But beware. Last year, the total value and number of venture capital, private equity and M&A investments in the RegTech sector worldwide fell sharply, as did all investments related to fintech. It fell to $2.6 billion, the lowest ever figure in the period surveyed. The number of deals also dropped dramatically to 239. This is a surprising turnaround in investment activity, especially when considering that in the previous year, 2022, RegTech was indeed one of the few fintech segments where activity had increased. This is due to a period of severe stress for the markets with the conflicts in Ukraine and the Middle East, high interest rates and difficulties in exit transactions that have held back investments. Yet according to Juniper Research estimates, investments will increase by 124% between now and 2028, rising from $83 billion to $207 billion. 
AI for compliance and monitoring 
Competition pressure is fueling a widespread adoption of AI in the financial sector and is, in fact, rapidly changing its landscape. Artificial intelligence is enabling efficiency gains and cost savings, reshaping customer interfaces, improving forecast accuracy, and optimizing risk management and regulatory compliance. 

According to a paper by the International Monetary Fund “Powering the Digital Economy: Opportunities and Risks of Artificial Intelligence”, AI can significantly improve compliance and monitoring mechanisms in the financial sector while providing a number of opportunities. AI can automate monitoring and regulatory compliance processes, thus reducing manual workloads and increasing efficiency in the detection of potential violations. AI-based systems can analyze large amounts of data in real time, enabling suspicious behaviors or anomalies that could be indicative of fraudulent or non-compliant activities to be identified. In addition, risk from human error is also reduced. This allows financial institutions to respond to potential threats in a timely manner. Indeed, by identifying patterns and trends in the data that might elude traditional methods, institutions are able to prevent illicit or non-compliant activities. 

AI models are also being used by central banks who have started to implement them in their processes. Ultimately, these models allow them to improve their operations -and thus decisions - in a number of ways. For example, artificial intelligence enables improved economic forecasts through real-time analysis of a wide range of data, making projections more accurate and timely. 
Another area where AI is proving to be crucial is in market sentiment analysis. Central banks monitor consumers' expectations regarding inflation by analyzing millions of daily social posts, thus gaining a more accurate picture of market dynamics. AI also supports the optimization of monetary and macroprudential policies with advanced data analysis enabling more informed and accurate decision-making capabilities. The efficiency of central banks' internal processes also benefits from AI, which monitors operations and optimizes resource allocation.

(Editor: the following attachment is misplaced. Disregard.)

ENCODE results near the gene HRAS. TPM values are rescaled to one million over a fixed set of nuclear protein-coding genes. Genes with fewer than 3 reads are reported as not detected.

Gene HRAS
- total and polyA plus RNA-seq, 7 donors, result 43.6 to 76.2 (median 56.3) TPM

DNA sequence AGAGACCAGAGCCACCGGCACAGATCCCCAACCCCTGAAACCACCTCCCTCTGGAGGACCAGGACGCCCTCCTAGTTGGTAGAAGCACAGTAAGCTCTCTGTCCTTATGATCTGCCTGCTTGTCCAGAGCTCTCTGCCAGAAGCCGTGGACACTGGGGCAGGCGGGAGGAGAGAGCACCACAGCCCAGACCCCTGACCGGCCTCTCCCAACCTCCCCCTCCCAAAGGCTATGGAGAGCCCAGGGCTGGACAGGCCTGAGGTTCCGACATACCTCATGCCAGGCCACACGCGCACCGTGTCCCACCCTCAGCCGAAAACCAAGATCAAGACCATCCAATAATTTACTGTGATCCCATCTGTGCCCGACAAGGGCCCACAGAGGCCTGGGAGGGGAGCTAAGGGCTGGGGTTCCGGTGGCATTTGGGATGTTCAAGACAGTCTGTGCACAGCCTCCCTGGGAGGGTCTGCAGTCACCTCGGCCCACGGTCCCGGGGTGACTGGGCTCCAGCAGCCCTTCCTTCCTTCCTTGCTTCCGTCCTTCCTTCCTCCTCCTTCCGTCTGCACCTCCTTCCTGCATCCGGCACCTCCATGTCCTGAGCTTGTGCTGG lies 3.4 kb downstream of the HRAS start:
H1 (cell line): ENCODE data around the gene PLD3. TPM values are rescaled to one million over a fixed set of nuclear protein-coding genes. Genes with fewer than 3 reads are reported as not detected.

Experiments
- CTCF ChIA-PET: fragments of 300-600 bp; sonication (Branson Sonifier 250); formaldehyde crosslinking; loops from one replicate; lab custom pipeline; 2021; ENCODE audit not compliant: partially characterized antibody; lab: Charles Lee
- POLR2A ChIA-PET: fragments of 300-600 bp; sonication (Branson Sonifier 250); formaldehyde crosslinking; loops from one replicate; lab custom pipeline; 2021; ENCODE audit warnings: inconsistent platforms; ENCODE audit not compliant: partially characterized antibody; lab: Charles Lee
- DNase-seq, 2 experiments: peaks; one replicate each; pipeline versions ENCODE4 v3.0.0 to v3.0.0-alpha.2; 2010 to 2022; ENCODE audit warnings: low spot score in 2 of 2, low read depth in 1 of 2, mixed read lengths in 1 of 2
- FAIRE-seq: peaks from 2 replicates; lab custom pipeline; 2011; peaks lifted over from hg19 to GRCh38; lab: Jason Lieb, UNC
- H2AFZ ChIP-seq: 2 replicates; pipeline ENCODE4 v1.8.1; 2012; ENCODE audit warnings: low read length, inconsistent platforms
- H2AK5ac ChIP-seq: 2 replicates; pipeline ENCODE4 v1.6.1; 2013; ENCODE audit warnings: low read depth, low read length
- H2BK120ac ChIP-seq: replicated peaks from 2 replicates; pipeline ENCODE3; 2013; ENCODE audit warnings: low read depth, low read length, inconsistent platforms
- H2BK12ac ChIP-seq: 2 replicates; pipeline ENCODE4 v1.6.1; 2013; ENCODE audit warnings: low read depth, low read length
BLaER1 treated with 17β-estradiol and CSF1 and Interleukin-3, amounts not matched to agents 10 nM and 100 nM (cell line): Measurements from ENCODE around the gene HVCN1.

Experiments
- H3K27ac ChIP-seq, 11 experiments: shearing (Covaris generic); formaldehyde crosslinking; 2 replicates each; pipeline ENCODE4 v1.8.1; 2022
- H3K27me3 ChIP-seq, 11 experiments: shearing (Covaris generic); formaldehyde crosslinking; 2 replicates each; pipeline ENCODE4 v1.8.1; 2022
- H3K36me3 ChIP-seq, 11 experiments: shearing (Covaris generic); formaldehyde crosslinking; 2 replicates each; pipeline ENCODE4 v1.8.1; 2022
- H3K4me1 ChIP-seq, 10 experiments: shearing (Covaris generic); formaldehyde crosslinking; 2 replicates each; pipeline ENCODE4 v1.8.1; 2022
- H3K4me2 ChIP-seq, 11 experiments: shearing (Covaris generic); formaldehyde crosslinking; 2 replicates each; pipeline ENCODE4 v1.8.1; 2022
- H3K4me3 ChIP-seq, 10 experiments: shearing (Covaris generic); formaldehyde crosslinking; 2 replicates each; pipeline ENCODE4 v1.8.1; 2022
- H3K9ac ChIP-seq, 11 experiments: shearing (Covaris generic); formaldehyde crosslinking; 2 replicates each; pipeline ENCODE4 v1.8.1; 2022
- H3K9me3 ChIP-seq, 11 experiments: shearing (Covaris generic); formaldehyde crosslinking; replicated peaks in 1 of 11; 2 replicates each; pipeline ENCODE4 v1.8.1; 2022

Privacy and biases, old new challenges 
Ultimately, all this allows us to read between the lines of the exponential phase connected with data and their value (but also the underlying risk they contain). Moreover, we live in the data economy, this is the definition given by The Economist several years ago in a cover story that made history and has become a cult in the growing innovation sector. Data are the oil of the new millennium, and so the British magazine drew modern oil rigs with the logos of the hi-tech giants. Today, those logos should be updated with the leading players of the AI revolution. The swift emergence of AI and machine learning systems in the financial sector is in fact bound to have a major impact, requiring firm policy responses to ensure the integrity and security of the system. At the heart of the concerns there are several critical issues to consider - the first relates to the risk of biases embedded in the systems, meaning the biases inherent in the systems themselves. 

Biases can result from erroneous or incomplete training data, leading to unfair discrimination and potential exclusion of entire segments of financial users. Regulatory bodies need to address the biases as a source of operational and reputational risk, encouraging financial institutions to develop appropriate mitigation strategies. Another crucial issue is the possibility to explain the decisions of these systems. Indeed, these models are often regarded as actual data flight recorders, and this makes it very difficult to assess the validity of their decisions and undermines confidence in their operations. 
Addressing this problem calls for a fine balance between the complexity of the model and its explainability, an area that involves additional research efforts and regulatory interventions. In addition, the massive adoption of AI models could increase the risk of cyber threats, with new vulnerabilities that could be exploited through data manipulation or attacks targeting the model itself. These threats demand constant vigilance in order to detect and tackle possible breaches. 
The issue of the privacy of data is equally critical, as concerns can arise regarding the protection of sensitive data and the possible disclosure of personal information through inference techniques. Robust tools are therefore being developed to protect sensitive data and update regulations to ensure adequate privacy standards. This can legitimize the use of AI in the financial system and preserve its stability. Addressing the challenges related to cyber threats, privacy of data, and the performance of the model is crucial, especially in periods, like the ones we are currently experiencing, which entail structural changes in the financial landscape. The game is a very complex one, with a multitude of players determined to make a difference. That is why today, more than in the past, the rules of the game become crucial. 

Share and participate to the discussion